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On Danijel Zezelj
posted June 23, 2006


Someone passed me an article about Warren Ellis the other day, where I learned that Danijel Zezelj will be taking over the art chores on the series Desolation Jones (which, in all honesty, is a comic book series that I've never heard of). In discussing Zezelj, the article included this incredible sentence: "Croatian born cartoonist Danijel Zezelj is relatively unknown in American comics circles." I say 'incredible', because if this is indeed true (and it probably is), then it is a tragedy.

imageWhat's worse, I get the sense from the interview that Ellis doesn't really understand who he's working with in Zezelj. Ellis says: "His work appears very intense because he switches between hard close-ups and long shots, but there are very few instances I've seen where he's been given space to work in a landscape situation and really compose a master shot. That's where a lot of artists really find new ground. Bryan Hitch just burst out of his skin when he was given the space to work the mid-distance, reduce the size of the figures and emphasize the environment and the composition."

He's absolutely right that much of the power of Zezelj's art comes from the tension created by shifting from extreme close-ups to longer shots. But even a quick glance at Zezelj's most recent books, Caballo and Small Hands (both published in Croatia in 2004 by Petikat), demonstrates no lack of landscape images and master shots. Where these elements are less present is in Zezelj's American work (El Diablo, The Corinthian), which has always seemed to me to be a watered-down version of his style. I've never discussed this with Danijel but I'm guessing this is to please narrow-minded American editors looking for artists who, while "out there", can adapt their style to conform to the expectations of genre. If Ellis's desire to help Zezelj "find new ground" pushes the writer to open up more space for the artist to be himself, Desolation Jones may well succeed in ways that Zezelj's Vertigo work did not. If, on the other hand, he hopes to turn him into a new Bryan Hitch, well, that would be another tragedy.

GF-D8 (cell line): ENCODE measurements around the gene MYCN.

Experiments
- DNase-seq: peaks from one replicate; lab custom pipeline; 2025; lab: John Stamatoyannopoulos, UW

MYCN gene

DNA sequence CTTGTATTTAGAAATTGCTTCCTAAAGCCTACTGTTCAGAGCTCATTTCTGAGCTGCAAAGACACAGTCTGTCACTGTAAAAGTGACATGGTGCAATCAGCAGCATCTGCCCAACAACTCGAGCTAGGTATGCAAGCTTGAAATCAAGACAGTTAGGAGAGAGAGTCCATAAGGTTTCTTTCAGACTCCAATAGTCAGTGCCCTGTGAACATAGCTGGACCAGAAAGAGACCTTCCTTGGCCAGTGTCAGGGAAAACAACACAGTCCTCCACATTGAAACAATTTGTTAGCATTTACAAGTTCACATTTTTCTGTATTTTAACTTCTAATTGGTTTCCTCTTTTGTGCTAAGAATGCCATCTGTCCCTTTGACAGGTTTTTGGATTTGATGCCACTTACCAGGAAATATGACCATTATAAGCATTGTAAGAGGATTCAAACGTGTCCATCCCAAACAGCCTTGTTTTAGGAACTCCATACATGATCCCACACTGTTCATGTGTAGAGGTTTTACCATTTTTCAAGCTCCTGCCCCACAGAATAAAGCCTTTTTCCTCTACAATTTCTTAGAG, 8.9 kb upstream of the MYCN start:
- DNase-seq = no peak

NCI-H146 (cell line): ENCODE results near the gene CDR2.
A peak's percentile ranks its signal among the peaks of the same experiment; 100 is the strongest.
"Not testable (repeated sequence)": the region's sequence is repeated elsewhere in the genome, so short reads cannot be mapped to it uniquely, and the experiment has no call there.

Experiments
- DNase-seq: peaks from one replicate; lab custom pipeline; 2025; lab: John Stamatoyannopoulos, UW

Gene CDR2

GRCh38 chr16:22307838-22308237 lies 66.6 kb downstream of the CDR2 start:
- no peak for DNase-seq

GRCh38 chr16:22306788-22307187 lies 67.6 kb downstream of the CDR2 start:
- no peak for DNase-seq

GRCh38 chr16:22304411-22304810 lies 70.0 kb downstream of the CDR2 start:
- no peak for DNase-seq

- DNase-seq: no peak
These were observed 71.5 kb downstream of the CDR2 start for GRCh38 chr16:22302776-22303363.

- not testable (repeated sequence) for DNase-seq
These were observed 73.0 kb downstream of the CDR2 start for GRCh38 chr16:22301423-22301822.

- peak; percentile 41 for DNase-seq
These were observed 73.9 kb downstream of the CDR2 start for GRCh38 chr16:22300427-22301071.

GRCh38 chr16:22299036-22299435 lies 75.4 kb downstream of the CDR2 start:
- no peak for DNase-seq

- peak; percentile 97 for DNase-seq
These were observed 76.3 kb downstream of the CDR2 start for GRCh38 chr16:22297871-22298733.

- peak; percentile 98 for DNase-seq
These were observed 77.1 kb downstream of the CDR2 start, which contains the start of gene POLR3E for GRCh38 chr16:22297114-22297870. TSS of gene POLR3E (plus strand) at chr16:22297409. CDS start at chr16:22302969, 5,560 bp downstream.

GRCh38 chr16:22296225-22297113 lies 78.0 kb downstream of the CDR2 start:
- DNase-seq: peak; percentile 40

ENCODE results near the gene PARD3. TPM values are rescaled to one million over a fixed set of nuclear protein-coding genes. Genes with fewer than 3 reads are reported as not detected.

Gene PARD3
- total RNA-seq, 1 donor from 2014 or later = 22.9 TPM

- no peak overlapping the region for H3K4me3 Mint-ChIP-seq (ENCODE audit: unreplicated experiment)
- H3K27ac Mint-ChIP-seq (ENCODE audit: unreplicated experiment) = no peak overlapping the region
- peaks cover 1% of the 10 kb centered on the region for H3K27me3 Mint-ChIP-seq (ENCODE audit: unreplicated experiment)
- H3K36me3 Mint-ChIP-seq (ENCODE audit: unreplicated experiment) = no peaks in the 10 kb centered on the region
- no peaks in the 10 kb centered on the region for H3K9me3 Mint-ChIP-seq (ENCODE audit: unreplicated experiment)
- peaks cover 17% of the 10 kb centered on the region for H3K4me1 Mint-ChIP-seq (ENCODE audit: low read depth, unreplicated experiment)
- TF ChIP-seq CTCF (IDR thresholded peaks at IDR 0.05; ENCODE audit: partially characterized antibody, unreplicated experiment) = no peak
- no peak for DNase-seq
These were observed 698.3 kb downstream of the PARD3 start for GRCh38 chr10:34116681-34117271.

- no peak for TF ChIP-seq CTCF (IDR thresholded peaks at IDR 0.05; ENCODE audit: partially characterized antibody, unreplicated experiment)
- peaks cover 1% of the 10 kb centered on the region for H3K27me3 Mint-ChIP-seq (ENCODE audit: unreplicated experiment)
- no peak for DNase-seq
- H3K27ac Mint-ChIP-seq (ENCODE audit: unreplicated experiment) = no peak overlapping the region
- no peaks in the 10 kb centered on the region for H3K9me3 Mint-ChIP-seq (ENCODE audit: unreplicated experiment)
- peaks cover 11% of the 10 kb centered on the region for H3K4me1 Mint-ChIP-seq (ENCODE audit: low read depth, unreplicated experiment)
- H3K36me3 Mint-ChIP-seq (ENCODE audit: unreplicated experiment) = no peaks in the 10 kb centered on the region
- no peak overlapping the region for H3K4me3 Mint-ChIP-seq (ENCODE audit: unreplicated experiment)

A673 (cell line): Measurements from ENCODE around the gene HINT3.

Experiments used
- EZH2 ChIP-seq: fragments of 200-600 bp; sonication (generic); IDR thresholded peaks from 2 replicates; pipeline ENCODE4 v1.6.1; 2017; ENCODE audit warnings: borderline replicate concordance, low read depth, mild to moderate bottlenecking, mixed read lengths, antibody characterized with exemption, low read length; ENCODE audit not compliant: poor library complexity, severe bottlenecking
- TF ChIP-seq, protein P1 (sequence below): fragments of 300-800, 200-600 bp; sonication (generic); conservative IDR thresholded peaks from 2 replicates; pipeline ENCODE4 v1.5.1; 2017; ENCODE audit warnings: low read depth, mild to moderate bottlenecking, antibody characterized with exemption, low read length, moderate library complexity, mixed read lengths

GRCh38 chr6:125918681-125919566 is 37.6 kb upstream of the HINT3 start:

imageThe problem with the relationship as it is laid out in the Newsarama interview is that Zezelj is simply a much more important artist than is Warren Ellis. Yes, Ellis outsells Zezelj a million to one. And, yes, I'm sure Zezelj is happy to have such a high-exposure gig. And just in case anyone accuses me of being a Euro-elitist (a charge I get quite frequently), I'll say upfront that I'm very glad to see American editors hire artists like Zezelj. But the fact remains, when all is said and done, the contribution made by each of these men to the evolution and development of the comics form will vastly favor Zezelj. He is not only a great visual stylist, but a tremendous storyteller as well. Ellis has the sales and the blogosphere, but Zezelj is the one with the massive talent. Reading each man's work, I get the same feeling one gets imagining Britney Spears telling Patti Smith to "rock harder."

Take, for example, Small Hands. This graphic novel about the life of a marginalized mute black youth with a talent for the piano and a dream life over-determined by rage and despair is a haunting meditation on the subject of alienation. The story here is slight and fragmentary. Characters are sketched in the briefest of moments, but the symbolic language mobilized by Zezelj is highly freighted. Much more is communicated by the repetition of visual motifs (punching bag, basketball, piano keyboard) than through any amount of witty Ellis-ian exposition. When Zezelj opens a chapter with the phrase "Symphonies in black and white..." you feel it in your gut because his hyper-stylized renderings have laid the foundation for what follows. There is a smartness here that stems from the tight integration of word and image, a collaboration that I've never witnessed in an Ellis comic.

imageIn a different manner, Caballo, a collection of short-stories, balances the artist's traditional approach with a series of works that draw upon a complex personal symbology that, sadly, probably has little place in a work-for-hire comic called Desolation Jones.

Most of Zezelj's European-published comics have poor distribution in the United States, despite the fact that they are written in English and could easily find an audience. These are gorgeous works, with strong, personal storytelling -- exactly the type of thing that is so rare in the contemporary scene. That they will be read by a mere fraction of the audience for Desolation Jones is disheartening.


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